Turkmen gas could reach Europe through Iran: EU

Turkmen gas could reach Europe through Iran: EU

ASGHABAT - Agence France-Presse
Turkmen gas could reach Europe through Iran: EU

AFP Photo

EU energy boss Maros Sefcovic said late on April 30 that Europe could import natural gas from ex-Soviet Turkmenistan via Iran as Brussels ramps up efforts to break its dependence on Russian-sourced energy.

Speaking after a meeting with Turkmen President Gurbanguly Berdymukhamedov in the capital Ashgabat, Sefcovic, vice president of the European Commission for Energy Union, also said he expected that imports of Turkmen gas via a pipeline built under the Caspian sea could begin as soon as 2019. Sefcovic said the two had discussed the “possibility of building a pipeline through the Caspian as well as through Iran, since diplomatic relations with Iran are developing positively.”

“The EU hopes that negotiations between the big six and Iran conclude successfully,” he added, speaking in comments aired on Turkmen state television. Officials in Iran, which shares the inland Caspian Sea with Azerbaijan, Kazakhstan, Russia and Turkmenistan, have repeatedly said the Trans-Caspian pipeline is uneconomic and that building a land-based pipeline transiting the sanctions-struck Gulf state would be a better option. But with talks over Iran’s nuclear program involving the permanent five members of the U.N. Security Council plus Germany hanging in the balance ahead of a June 30 deadline, Sefcovic stressed the Caspian link.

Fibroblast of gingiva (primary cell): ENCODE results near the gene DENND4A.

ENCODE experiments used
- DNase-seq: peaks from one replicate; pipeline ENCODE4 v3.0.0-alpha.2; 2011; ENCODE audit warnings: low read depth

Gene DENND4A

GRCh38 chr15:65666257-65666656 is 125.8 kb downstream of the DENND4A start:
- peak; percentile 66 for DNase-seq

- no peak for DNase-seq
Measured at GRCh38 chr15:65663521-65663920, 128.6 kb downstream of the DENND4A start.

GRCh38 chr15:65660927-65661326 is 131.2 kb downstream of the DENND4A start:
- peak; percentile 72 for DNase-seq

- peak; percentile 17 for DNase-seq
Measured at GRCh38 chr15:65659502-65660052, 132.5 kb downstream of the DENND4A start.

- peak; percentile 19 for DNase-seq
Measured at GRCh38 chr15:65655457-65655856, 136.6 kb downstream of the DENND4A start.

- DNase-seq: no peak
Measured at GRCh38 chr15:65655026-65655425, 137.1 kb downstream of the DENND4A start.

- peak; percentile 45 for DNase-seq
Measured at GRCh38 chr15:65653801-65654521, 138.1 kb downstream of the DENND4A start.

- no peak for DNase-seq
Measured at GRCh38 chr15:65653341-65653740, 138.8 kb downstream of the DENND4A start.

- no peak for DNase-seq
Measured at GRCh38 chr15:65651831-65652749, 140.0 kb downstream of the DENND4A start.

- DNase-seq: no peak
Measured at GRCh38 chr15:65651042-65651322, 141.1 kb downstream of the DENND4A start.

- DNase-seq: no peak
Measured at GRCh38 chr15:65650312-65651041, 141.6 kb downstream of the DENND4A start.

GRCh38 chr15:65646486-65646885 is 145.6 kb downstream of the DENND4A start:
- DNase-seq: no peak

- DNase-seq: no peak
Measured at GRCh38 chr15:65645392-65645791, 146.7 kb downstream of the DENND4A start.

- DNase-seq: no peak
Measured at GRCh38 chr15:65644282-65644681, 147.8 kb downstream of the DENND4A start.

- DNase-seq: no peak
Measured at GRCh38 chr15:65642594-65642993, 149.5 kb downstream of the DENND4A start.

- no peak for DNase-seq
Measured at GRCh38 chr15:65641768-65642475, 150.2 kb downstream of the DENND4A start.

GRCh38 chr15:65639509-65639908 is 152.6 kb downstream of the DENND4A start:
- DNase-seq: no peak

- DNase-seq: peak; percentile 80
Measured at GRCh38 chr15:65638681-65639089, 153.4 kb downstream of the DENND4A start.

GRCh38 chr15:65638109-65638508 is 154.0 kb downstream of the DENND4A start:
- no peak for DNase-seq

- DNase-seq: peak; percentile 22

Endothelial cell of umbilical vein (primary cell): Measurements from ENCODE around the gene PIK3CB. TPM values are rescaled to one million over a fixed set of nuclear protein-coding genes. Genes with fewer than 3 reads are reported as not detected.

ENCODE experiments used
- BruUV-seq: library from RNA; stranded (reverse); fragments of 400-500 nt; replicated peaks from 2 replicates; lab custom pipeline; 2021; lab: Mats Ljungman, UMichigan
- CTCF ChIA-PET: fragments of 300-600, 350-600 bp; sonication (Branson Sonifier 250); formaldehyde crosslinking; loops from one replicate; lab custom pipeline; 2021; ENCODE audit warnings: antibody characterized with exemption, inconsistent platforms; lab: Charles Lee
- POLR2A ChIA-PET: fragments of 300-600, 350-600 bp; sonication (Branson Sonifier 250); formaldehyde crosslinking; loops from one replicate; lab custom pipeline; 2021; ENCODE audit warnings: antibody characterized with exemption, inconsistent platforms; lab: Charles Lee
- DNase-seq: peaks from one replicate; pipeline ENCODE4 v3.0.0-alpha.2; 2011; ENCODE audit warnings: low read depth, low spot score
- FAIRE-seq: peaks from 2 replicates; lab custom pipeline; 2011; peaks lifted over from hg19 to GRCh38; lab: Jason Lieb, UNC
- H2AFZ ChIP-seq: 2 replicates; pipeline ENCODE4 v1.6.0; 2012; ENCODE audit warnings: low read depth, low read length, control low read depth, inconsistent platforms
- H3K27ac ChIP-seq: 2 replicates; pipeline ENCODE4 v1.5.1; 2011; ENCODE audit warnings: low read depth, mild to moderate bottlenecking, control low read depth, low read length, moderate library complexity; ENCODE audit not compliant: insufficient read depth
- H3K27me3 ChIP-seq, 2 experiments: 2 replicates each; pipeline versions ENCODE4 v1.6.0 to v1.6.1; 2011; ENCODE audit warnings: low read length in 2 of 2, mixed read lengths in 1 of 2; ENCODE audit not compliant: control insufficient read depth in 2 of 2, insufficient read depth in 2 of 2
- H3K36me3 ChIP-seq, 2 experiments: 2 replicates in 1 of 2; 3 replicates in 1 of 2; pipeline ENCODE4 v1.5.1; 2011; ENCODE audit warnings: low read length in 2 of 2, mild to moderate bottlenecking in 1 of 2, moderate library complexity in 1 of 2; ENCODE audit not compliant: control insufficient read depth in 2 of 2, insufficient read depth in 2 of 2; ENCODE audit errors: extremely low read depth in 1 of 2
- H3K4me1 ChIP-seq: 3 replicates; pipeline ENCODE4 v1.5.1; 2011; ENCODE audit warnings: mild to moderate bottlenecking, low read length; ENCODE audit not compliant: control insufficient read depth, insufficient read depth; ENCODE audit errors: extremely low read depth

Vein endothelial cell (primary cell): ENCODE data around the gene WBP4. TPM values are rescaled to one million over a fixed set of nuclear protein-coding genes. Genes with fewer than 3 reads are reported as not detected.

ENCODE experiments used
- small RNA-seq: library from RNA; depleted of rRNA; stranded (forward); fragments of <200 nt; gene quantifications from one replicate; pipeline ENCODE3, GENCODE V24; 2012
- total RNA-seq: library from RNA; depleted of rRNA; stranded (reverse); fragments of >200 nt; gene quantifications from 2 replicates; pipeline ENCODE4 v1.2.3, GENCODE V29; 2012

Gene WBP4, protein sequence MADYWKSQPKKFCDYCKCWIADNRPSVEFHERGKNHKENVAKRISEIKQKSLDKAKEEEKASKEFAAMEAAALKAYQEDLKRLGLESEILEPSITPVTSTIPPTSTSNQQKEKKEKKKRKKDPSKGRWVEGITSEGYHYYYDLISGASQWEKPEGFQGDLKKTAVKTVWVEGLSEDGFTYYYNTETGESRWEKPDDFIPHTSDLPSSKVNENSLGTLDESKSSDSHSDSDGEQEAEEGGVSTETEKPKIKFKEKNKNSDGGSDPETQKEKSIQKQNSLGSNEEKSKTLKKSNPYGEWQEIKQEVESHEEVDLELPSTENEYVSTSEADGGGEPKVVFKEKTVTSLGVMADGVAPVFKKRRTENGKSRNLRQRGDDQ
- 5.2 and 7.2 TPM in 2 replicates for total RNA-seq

Connection to TANAP

The pipeline could cost upwards of $5 billion and would funnel gas under the disputed sea from Turkmenistan to Azerbaijan before connecting with the existing South Caucasus pipeline and the planned Trans-Anatolian Pipeline (TANAP) through Turkey.

Iran is willing to act as a transit country to carry Turkmenistan gas to Turkey, Iranian Ambassador to Ankara Ali Rıza Bigdelitold Anadolu Agency last week. 

However, he highlighted that uncertainties remained with the absence of a nuclear deal with the West.
“The European Union expects natural gas supplies from the Caspian region to Europe to begin in 2019-2020,” Sefcovic said.

In addition to Iran, the Trans-Caspian pipeline would face opposition from Russia, which met around a third of the EU’s gas needs in 2014.

Currently it is planned that the Trans-Caspian pipeline would transport up to 30 billion cubic meters (bcm) of gas per year to the EU. No blueprint exists as yet for a pipeline transiting Turkmen gas through Iran, although EU commissioner for Climate Action and Energy Miguel Arias Canete confirmed it was being considered as a supplier in plans for “southern corridors” that bypass Russia.